Re: Would you pay $10/month for a digital car radio subscription?

Rohit Khare (
Sun, 13 Dec 1998 11:17:57 -0800

Nothing in the company's statement rules out fixed use. They're just
not foolish enough to target that yet.

As the 10K quoth, "CD Radio is primarily a service for motorists."

It may be that fixed use -- i.e. offices -- i.e. muzak -- runs afoul
of all kinds of copyright and entrenched-competitor issues.

Note that their year-end 10K report from 97 only promised 50
channels. Why are they having to build their own satellite? Shouldn't
S-band audio be readily leasable? ("there currently are no commercial
satellites in orbit capable of transmitting S-band frequencies to the
United States") I suppose radios on satellites aren't as
reconfigurable as one hopes. Enemy of the State notwithstanding...

Now, what's with their interim launch plans -- will they even need
satellites to get Adam's $10 -- or mine?

"all outdoor locations where the vehicle has an unobstructed
line-of-sight with one of the Company's satellites or is within range
of one of the Company's terrestrial repeating transmitters."

I can't believe people still cite TELSTAR as hot suff :-)

" Satellite Design. The Company's satellites are of the Loral FS-1300
model series. This family of satellites has a total in-orbit operation
time of 220 years, and to date more than 52 such satellites have been
built or ordered, including 21 that are currently in production. The
satellites are designed to have a useful life of approximately 15
years. To ensure the durability of its satellites, the Company has
selected components and subsystems that have a demonstrated track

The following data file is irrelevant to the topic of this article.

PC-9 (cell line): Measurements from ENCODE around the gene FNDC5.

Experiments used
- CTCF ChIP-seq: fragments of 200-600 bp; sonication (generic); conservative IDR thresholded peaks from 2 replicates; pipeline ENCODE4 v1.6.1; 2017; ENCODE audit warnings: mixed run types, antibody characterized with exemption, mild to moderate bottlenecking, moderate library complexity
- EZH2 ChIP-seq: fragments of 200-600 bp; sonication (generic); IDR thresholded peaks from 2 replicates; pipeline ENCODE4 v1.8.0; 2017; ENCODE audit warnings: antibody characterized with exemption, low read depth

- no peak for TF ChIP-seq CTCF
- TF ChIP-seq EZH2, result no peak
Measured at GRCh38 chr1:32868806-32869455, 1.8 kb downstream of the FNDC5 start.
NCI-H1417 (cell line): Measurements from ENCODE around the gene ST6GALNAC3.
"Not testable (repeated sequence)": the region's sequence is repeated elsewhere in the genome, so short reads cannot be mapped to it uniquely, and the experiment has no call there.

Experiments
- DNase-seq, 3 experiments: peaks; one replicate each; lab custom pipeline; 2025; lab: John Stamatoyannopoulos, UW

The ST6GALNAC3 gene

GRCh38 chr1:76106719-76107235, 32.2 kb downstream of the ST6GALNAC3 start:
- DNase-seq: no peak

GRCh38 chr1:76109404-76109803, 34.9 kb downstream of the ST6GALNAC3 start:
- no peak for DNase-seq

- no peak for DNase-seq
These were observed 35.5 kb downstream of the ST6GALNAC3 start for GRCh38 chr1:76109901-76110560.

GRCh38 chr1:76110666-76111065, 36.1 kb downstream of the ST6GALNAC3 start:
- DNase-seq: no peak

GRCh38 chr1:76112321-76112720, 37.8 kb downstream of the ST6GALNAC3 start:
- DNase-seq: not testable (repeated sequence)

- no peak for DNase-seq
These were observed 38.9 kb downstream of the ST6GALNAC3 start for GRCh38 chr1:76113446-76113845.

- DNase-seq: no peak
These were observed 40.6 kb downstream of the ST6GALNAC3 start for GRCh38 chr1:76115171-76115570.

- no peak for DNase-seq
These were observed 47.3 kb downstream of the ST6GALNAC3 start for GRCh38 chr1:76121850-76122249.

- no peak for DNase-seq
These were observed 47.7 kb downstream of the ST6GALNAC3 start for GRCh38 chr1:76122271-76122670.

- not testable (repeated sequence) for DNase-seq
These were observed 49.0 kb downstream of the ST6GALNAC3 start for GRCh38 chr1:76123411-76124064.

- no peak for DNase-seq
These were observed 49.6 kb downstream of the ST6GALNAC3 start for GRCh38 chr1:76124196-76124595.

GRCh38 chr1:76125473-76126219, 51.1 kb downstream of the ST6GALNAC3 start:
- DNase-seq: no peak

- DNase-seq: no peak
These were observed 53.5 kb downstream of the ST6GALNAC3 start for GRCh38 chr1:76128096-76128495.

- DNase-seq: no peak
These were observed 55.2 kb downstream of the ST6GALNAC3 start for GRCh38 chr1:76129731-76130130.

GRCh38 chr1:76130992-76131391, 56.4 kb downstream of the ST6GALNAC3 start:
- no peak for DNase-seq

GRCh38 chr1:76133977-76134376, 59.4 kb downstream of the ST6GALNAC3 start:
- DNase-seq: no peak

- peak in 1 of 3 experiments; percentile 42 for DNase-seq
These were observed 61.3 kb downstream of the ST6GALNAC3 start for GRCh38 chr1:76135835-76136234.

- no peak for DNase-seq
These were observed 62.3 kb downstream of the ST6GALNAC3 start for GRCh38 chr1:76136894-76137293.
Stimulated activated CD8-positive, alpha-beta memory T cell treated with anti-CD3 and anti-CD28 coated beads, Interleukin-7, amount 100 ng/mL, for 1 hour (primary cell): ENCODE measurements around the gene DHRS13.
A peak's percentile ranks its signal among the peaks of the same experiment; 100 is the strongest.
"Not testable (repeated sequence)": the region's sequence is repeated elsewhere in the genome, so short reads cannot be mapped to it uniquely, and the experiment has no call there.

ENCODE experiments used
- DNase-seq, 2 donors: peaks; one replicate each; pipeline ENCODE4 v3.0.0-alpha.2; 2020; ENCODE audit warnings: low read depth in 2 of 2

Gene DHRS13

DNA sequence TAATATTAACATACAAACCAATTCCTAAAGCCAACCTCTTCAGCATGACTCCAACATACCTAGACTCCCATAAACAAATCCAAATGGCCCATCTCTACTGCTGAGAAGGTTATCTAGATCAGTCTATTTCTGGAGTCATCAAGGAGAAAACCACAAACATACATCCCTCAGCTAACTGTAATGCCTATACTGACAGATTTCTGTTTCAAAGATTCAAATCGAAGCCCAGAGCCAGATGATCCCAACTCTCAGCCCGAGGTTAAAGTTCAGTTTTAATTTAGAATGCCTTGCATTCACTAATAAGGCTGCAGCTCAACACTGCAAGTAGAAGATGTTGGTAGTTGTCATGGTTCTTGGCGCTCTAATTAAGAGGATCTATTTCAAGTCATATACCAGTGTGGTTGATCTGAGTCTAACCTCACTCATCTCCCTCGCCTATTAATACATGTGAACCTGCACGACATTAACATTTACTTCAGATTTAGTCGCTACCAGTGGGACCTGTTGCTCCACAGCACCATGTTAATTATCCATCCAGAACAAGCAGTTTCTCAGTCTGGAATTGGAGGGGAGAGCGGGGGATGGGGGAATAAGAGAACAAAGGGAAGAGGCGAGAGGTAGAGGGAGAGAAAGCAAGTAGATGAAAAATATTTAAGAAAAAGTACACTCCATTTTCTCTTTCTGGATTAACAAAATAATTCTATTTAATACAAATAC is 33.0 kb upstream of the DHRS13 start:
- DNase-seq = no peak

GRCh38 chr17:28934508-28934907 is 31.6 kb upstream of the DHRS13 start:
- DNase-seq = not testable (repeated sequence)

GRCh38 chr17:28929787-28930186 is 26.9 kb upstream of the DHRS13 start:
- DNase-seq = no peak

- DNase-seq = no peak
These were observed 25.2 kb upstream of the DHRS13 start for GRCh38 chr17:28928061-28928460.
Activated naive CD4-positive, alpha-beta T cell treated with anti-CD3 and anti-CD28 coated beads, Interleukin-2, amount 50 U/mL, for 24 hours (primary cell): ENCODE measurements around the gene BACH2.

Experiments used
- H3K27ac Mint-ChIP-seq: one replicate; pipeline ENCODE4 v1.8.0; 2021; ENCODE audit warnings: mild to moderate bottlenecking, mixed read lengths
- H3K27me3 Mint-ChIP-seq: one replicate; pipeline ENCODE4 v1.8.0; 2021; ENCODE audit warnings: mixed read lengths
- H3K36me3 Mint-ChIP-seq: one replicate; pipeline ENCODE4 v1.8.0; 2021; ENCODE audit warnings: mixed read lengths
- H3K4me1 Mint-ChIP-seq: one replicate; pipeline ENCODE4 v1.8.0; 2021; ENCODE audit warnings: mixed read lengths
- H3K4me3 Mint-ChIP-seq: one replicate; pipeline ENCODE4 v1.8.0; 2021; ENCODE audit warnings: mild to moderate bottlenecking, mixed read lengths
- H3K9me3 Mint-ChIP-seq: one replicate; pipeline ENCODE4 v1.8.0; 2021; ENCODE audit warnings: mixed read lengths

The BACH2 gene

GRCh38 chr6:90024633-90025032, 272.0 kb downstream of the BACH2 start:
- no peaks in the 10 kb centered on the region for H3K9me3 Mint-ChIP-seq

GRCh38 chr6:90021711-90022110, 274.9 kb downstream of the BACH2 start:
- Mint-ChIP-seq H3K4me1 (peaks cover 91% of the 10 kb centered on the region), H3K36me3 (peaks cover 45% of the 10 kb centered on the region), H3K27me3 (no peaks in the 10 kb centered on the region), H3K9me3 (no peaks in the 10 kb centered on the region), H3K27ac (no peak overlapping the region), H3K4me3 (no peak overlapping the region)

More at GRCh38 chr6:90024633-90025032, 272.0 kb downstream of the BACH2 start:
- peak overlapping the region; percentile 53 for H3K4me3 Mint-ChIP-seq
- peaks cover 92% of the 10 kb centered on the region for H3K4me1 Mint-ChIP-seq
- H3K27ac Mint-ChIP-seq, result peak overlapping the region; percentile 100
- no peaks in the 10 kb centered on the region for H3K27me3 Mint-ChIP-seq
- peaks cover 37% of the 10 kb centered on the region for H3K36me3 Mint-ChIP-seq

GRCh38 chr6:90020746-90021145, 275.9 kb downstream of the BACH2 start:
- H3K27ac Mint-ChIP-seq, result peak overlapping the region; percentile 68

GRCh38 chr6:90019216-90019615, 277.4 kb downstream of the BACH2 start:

record on operational FS-1300 satellites, such as N-STAR, INTELSAT VII
and TELSTAR. In addition, a full series of ground tests will be
performed on each of the Company's satellites prior to launch in order
to detect assembly defects and avoid premature satellite failure.

Each satellite after deployment will be 103 feet long, 8 feet wide and
31 feet tall. "

The total cost of sats + launches is ~$650mn. So five
million-subscriber-years over the first year or two would cover

I can understand they'll make morphable cassette cartridges for front
and side loaders -- but how are they going to do this for CDs??
fiddling with the laser pickup seems ridiculously hard -- so I don't
believe the CD card. Or else they're locally retransmitting by FM,
limiting the eventual audio bandwidth again.

I wonder what MP3 does to their business. Could they have 500
channels? Better yet, have they been smart enough in protocol design
to accomodate large-scale buffering on the groundside and thus d/l of
full albums and obscure bands? Their patent so far only speaks of
real-time multisatellite, multipath integration and buffering.

Here's the final blow for mobile over fixed: why Muzak and inhouse
satradio won't attack them:

" Although certain existing satellite operators currently provide music
programming to customers at fixed locations, these operators are incapable of
providing CD Radio-type service to vehicles as a result of some or all of the
following reasons: (i) these operators do not broadcast on radio frequencies
suitable for reception in a mobile environment; (ii) CD Radio-type service
requires fully dedicated satellites; (iii) CD Radio type service requires a
custom satellite system design; and (iv) CD Radio-type service requires
regulatory approvals, which existing satellite operators do not have.""

searching for brunch,

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